Speaking to one of Brit-Stitch’s long-term stockists, Marsden’s Quality Leather Goods and Gifts, who have been offering the brand for 2 years, Andrew says that the brand has been doing well enough and created has its own little niche market, but doubts “if it will ever go mainstream. But once people do buy one handbag, they tend to come back and buy another one,” he adds. “To be honest, it’s not one of our best selling brands, but it sells through ok.”
Brit-Stitch has developed into its own little niche market
John Oliver, owner of independent boutique Lovely and British, is a new stockist and found the brand online through Google. “I am constantly on the look out for British designers,” he explained. “I only got my first order a month ago. But I have to say I am delighted with them. I have found finding a British maker of handbags that look good are at a good price point and sell, a real challenge. It's early days for us, but I think I will be placing my second order very soon. They are selling well.”
However across the channel, at Luxe Cadeautjes in Amsterdam, Hoogstins says sales are slow. “They are good, nice little handbags but no, they don't sell well. I have barely sold any and I had them in the window display, but they just aren't a big hit. I ordered about 20 - 25 pieces but have only sold 3 over the past 3 months, which I think comes down to lack of exposure.” He says the label found him online and approached him, “probably because I sold Cambridge Satchel Company bands in the past, but not any more because the market has become so flooded with fakes, the bags are not as popular as they used to be. The quality is nice, probably better than Cambridge Satchel Company’s leather, but Brit-Stitch is just lesser known. They want to be in Vogue.”
When asked about his thoughts on being compared to the Cambridge Satchel Company, Morgan said: “I think the Cambridge Satchel Company is inspirational. I think with what happened with that brand and the story behind it is really good, but I’d hoped that people would say we are different to them. Obviously they are more satchel oriented and we tried not to go down that satchel route. It would have been a very easy route for me to take, to just make satchels and copy them, but I didn't want to do that. I wanted to pave our own way with our range of bags. I know they are similar in some ways, but I hope that people look at our bags and say they are a nice and not just see a satchel, because I don't want to be known as a copier in the market.”
"I wanted to pave our own way with our range of bags"
One thing both Jones and Hoogstins agree on is increasing Brit-Stitch’s exposure. Jones explains that the brand did work with a few popular bloggers in the UK in the past, which was good for the brand’s growth in the beginning, but now feels like it is time to start looking for brand exposure elsewhere, using more lucrative marketing tools. “We would like to have someone famous photographed with our bags so it endorses them. We've had quite a few product calls-ins from some very high names, so we are hoping that those will help push us to the next level now. We have been going for over 2 years so, so I feel like this would be the next stage of the brand. The ideal celebrity I would love to see with our bags, and we were very fortunate to have her stylist call in for some bags, is Alexa Chung.”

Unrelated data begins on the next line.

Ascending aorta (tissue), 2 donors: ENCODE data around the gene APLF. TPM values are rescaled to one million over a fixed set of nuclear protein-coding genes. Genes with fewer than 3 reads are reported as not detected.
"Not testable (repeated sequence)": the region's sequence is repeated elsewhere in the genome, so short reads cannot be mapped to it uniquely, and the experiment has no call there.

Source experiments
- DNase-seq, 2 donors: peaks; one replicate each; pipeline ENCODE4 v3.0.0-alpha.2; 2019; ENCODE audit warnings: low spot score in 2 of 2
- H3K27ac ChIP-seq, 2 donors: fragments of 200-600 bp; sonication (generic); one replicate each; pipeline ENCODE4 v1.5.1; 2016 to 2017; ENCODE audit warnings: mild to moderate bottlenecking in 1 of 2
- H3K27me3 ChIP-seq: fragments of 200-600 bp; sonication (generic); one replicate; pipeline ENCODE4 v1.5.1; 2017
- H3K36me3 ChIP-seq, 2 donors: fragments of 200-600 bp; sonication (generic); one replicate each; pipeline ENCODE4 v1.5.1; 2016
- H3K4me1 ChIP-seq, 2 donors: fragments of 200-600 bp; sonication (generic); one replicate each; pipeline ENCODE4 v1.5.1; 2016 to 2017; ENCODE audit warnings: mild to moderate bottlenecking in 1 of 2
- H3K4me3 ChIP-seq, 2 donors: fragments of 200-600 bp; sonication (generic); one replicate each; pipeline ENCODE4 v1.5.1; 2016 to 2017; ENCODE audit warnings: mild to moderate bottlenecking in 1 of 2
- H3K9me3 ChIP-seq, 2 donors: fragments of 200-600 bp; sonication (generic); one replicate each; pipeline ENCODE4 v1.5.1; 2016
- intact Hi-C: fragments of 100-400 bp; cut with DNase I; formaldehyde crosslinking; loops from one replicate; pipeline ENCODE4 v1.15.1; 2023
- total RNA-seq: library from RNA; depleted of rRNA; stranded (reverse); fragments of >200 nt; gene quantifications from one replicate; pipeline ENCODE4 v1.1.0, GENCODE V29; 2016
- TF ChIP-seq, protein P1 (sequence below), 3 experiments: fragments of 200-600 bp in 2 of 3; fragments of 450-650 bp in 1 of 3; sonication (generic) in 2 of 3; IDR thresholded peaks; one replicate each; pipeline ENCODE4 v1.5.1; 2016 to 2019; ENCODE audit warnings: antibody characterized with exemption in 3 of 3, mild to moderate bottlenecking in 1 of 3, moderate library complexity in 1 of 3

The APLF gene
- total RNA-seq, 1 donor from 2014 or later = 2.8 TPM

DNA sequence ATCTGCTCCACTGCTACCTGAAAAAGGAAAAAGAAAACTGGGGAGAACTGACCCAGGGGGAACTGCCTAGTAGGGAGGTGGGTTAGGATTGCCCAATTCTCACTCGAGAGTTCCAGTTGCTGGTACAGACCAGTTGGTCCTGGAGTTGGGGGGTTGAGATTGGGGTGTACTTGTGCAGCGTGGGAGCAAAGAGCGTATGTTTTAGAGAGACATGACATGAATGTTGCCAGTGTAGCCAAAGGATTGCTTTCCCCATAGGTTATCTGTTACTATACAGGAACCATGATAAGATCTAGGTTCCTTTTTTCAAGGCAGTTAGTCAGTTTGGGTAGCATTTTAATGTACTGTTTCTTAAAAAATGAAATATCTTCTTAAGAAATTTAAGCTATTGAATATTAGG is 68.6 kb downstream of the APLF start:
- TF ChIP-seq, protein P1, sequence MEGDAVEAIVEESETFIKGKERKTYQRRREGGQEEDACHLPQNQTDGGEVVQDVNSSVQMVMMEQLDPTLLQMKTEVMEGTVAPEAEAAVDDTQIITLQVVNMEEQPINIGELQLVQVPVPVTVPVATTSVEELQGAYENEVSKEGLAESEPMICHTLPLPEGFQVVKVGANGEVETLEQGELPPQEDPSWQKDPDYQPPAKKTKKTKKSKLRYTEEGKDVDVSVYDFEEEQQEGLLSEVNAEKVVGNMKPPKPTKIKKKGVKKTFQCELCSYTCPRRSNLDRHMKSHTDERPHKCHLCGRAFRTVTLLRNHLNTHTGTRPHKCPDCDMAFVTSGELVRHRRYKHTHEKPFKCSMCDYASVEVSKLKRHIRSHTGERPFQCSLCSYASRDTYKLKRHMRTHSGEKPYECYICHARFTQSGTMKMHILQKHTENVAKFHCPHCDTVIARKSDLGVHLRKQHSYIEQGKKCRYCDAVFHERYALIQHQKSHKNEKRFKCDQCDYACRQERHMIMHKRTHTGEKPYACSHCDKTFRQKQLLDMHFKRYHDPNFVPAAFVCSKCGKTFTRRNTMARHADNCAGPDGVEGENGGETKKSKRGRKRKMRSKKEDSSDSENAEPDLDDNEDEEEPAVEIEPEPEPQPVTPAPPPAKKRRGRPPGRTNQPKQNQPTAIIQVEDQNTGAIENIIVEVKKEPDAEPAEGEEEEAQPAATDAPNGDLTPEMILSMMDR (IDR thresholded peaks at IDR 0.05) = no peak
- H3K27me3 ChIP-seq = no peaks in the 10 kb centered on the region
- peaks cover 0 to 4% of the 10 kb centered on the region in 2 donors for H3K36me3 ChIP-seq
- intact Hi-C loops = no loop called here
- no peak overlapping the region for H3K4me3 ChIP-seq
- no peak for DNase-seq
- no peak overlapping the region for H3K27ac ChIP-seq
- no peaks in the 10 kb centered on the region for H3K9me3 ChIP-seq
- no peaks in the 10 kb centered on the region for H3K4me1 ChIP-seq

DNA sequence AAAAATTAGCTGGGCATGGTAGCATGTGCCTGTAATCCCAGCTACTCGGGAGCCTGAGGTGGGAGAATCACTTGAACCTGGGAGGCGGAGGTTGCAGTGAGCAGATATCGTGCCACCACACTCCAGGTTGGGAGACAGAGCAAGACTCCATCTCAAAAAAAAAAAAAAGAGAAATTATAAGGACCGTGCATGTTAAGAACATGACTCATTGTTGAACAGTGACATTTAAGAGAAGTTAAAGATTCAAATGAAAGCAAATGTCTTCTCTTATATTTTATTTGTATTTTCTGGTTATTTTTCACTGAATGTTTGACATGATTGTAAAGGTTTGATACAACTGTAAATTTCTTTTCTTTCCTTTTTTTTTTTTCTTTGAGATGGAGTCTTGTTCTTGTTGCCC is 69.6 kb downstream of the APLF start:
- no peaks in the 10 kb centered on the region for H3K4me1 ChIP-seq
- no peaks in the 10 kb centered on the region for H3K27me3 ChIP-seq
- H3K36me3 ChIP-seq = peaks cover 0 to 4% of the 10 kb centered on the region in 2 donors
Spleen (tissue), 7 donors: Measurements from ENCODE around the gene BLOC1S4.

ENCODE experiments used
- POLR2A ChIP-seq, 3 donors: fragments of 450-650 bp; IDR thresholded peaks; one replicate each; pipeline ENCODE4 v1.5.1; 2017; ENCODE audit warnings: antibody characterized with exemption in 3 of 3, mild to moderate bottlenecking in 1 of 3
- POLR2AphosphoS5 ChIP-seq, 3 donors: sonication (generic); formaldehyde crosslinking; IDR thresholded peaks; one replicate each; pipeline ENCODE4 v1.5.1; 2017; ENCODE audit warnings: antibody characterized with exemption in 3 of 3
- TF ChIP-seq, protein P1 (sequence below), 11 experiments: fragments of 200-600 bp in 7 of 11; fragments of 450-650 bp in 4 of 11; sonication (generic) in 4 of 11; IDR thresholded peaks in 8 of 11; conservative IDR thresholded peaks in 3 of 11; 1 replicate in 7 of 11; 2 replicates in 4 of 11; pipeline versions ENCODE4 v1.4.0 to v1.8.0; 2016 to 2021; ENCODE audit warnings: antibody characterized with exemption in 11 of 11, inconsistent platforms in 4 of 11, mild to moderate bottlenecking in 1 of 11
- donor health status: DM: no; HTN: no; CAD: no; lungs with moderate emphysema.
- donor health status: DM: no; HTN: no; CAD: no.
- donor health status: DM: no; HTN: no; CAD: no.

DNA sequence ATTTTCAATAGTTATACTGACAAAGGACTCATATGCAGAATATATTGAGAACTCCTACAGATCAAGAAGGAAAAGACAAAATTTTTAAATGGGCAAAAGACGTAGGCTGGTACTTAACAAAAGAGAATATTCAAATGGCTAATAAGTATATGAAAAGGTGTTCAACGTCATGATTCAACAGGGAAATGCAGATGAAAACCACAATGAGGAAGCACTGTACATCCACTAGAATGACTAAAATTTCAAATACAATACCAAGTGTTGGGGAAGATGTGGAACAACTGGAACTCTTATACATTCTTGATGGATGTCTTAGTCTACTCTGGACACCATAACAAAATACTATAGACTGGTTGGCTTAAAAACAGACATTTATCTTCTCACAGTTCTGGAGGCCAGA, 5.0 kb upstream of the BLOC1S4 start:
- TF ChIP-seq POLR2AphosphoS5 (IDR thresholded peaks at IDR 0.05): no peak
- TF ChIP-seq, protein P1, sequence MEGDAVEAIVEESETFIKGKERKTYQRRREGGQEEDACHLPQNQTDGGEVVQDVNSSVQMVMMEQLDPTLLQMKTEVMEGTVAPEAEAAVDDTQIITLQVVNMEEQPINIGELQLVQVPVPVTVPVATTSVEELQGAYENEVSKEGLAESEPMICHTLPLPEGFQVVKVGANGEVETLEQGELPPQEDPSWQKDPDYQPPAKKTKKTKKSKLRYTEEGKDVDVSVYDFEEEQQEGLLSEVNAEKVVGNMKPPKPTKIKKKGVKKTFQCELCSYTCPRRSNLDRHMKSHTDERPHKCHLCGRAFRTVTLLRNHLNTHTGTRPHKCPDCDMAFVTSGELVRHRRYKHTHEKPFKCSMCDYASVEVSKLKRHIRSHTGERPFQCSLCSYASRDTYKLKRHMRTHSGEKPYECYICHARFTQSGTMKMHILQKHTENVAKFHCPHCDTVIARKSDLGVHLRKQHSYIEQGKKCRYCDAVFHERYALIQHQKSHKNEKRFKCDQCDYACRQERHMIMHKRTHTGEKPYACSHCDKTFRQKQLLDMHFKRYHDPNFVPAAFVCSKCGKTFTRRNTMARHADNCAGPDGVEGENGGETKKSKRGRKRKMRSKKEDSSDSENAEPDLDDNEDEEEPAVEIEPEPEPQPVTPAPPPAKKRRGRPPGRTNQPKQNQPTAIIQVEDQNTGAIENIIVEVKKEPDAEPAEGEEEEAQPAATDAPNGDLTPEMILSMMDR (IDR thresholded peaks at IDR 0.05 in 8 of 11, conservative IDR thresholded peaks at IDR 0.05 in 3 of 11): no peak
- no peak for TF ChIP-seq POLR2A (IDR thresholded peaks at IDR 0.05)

Another way Jones aims to boost the brand’s exposure is by introducing new styles and designs, such as the small leather accessories range, which offers customers the chance to become acquainted with the brand through a smaller purchase, rather than committing to a handbag straight away. “We've got a catalogue of designs that we are feeding into the market slowly, we want to try and keep interest in the brand by not flooding everything in in one go, but feeding things in every quarter to keep interest in the brand and show people we are constantly moving forward, constantly looking at things,” explained Jones.
“We are aiming to more away from the structured leather in the future to more softer leather bags, so we have a complete range for our customers. So if its the floppy bag they want, we have a collection that suitable for them. If its the structured bag, then we have a collection for them. If its the small accessories range they are after, then we have a collection for them - we are aiming to fill all avenues. The next thing I would like to see happen would be a collection for men.”
“But what I want to do first is to get things going right, to make sure we offer the quality and the service and then to do things in a steady progression rather than all in one go and then not being able to offer the service - something which we pride and what we are known from. I’d much prefer to do everything slowly and steadily, which can be frustrating at times because we have all these ideas, but I always say let’s do what we started first right and then we can move forward.”